Since the war on the “opioid crisis” started, it has been tough for those suffering from pain and those who minister to them. Public policies, or mis-interpretation of them, has led to a swing of the opium pendulum to an excess of abstinence. Many have been harmed in the process. Some have fought back.
There may be hope, though. For all those in pain or who will be in pain, especially those referred to as opioid refugees, one would have to look at the events of past few weeks as a sign of hope.
- The FDA sent a letter to all doctors in the US informing them of the dangers of abrupt discontinuation of opioids and advised physicians against that practice.
- The authors of the CDC guidelines, in response to pressure from various entities, published a clarification of the 2016 guidelines stating that: “policies invoking the opioid-prescribing guideline that do not actually reflect its content and nuances can be used to justify actions contrary to the guideline’s intent
- The “Pain Management Best Practices Inter-Agency Task Force Report” was released calling for increased access to various therapies for pain
In the midst of all of this, something really big happened. A physician was held accountable by the New Hampshire Medical Board for harming a patient by abrupt opioid dose reduction to fit within a mythical dose restriction, and then, when the patient de-compensated, was discharged from the doctor’s care. His punishment was not big, but it was a punishment. Many of my friends all over the country have said:
“It’s about time!”
And it all happened in my home state. That does not really surprise me. We have a good medical board and one of the more patient and provider friendly set of opioid prescribing rules in the country.
So, I should be excited, correct? Up to a point, yes, but I can’t help but be overwhelmed by the hypocrisy of all of this. It is always dangerous to comment when one does not know all the facts. I know the facts in this case as reported, but there is usually more to the story and there are two sides to every story. With that said, it really stinks being a pain doc these days. No matter what you do, someone will say you are wrong and will pressure you to do what they want you to do. In such a circumstance, it takes a really courageous individual to do what he or she believes is right.
When the war on the opioid crisis started, those in power felt a need to do something. When one identifies a problem, the first step is to find someone to blame. And so, they blamed prescribers, pain patients, and pharmaceutical companies. In some states, individual physicians were held accountable in a very public way by policy makers, regulatory agencies, and the media. I find it ironic that several years ago, the same newspaper that published this news release, released the names of the biggest opioid prescribers in our state, an action that sent chills down the spines not only of those named, but also of those who could have been named.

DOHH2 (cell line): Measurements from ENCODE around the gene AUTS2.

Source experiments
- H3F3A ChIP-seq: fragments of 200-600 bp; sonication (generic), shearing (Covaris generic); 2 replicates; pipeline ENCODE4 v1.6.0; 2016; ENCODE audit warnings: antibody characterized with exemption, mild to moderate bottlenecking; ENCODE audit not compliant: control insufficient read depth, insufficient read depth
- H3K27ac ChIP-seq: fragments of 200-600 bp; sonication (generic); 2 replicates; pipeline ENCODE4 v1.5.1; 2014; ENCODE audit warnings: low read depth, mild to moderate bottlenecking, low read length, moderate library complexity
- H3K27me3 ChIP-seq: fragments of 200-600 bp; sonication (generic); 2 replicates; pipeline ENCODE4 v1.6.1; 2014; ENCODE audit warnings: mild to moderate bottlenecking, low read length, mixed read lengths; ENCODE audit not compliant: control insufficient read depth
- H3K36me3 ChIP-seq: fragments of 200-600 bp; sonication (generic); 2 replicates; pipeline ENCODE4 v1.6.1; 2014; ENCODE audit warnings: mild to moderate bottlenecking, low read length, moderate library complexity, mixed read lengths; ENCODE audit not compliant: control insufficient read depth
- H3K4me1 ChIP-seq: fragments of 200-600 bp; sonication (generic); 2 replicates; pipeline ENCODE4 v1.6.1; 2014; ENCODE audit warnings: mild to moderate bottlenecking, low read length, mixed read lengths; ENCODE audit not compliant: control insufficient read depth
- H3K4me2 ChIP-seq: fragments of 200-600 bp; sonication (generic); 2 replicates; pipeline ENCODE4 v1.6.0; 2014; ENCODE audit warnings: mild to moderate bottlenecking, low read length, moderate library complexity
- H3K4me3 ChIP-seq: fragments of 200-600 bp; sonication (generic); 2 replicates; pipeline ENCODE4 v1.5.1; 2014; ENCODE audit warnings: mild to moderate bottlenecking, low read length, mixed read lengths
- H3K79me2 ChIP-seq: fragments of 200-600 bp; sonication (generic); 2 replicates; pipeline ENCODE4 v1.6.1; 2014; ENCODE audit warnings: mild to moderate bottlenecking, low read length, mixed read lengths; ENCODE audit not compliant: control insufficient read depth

For every action, there is a reaction, and in this case, the reaction was that many doctors in our state started arbitrarily lowering doses of opioids to fit guidelines, discharging patients for sometimes flimsy or fictitious violations of agreements, or just discharging patients, period, and getting out of the pain game. You can call it “covering your backside” if you wish, but the reality is those docs were very much afraid because the threat was not just medical censure, but also potential criminal charges.
So policy makers, convinced that the opioid crisis was simply the fault of those three groups, got their way. Prescribing plummeted. Predictably, those in pain suffered. Some died. It has not mattered what type of pain, acute, chronic, or end of life, all have been affected. What bothers me most in my dealings with insurers, regulators, and policy makers, they don’t seem to either notice or care. And they, at base, are the ones at fault.
To change behavior, nothing is more effective than putting someone’s head on a spike to scare those you wish to affect. That is how the war on the opioid crisis started. So now a new head has been put on a spike in an attempt to move the opioid pendulum. Should this doctor have been so publicly punished? Maybe not publicly. At base, I do not believe that he was the only one to blame, or even the primary one. Still, this action draws our attention to those who have been harmed by such a myopic, un-balanced public policy, and that is important.
Every cause needs a sacrificial lamb to gain traction. For reasons both wrong and right, maybe we have our lamb. Let us share this example with those in power, so they too can see how their actions have harmed too many of our friends. Hopefully, they will choose a more balanced policy that reflects the needs of all. That is what we have been arguing about for more than twenty-five years. God speed.
David Nagel M.D. is a New Hampshire pain physician and an author. His book, Needless Suffering How Society Fails Those With Chronic Pain is an excellent read and can be ordered here on Amazon.